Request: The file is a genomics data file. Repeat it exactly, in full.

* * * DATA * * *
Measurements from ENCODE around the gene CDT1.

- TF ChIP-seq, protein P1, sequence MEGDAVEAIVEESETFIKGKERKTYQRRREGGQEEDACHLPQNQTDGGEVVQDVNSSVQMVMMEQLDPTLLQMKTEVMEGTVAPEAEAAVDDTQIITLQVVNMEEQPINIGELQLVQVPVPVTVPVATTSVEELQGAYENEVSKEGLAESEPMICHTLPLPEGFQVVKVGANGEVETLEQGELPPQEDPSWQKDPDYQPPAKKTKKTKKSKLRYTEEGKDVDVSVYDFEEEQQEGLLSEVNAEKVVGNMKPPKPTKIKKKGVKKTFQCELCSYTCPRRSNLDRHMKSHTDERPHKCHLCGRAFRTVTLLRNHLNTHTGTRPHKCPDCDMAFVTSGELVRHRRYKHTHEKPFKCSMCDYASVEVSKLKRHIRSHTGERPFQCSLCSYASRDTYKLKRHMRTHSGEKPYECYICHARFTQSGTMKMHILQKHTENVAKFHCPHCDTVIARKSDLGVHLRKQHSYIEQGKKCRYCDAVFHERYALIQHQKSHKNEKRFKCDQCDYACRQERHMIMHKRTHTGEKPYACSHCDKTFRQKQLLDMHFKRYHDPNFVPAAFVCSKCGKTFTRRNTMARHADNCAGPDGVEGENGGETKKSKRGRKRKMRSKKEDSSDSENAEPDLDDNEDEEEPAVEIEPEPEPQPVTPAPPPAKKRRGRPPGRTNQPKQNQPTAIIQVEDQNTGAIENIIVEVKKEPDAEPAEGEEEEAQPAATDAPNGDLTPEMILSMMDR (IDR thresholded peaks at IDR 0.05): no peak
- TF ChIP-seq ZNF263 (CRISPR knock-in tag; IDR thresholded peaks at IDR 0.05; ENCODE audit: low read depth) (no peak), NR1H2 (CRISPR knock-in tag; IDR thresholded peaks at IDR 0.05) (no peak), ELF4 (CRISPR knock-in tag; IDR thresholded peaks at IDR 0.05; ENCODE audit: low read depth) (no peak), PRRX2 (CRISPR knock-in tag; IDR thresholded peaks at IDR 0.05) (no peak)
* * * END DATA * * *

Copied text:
Measurements from ENCODE around the gene CDT1.

- TF ChIP-seq, protein P1, sequence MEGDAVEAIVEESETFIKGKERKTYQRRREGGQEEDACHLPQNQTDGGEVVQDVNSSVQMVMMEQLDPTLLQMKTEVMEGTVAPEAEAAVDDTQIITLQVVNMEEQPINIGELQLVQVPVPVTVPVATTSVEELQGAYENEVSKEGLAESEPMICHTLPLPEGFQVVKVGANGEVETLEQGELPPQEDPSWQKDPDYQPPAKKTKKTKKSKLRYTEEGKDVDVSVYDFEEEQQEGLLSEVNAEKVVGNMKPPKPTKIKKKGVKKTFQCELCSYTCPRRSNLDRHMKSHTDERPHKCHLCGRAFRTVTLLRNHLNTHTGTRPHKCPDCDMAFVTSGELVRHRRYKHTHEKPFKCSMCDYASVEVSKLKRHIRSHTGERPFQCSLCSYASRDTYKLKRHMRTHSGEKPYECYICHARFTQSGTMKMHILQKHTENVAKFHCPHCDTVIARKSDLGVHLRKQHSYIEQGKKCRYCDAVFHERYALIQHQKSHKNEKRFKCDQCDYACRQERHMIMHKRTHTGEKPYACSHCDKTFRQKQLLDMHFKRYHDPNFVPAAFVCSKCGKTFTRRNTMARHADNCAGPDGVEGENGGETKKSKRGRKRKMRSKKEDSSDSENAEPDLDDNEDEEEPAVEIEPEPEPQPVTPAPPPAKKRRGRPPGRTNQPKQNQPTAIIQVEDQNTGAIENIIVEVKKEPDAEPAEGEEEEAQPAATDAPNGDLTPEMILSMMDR (IDR thresholded peaks at IDR 0.05): no peak
- TF ChIP-seq ZNF263 (CRISPR knock-in tag; IDR thresholded peaks at IDR 0.05; ENCODE audit: low read depth) (no peak), NR1H2 (CRISPR knock-in tag; IDR thresholded peaks at IDR 0.05) (no peak), ELF4 (CRISPR knock-in tag; IDR thresholded peaks at IDR 0.05; ENCODE audit: low read depth) (no peak), PRRX2 (CRISPR knock-in tag; IDR thresholded peaks at IDR 0.05) (no peak)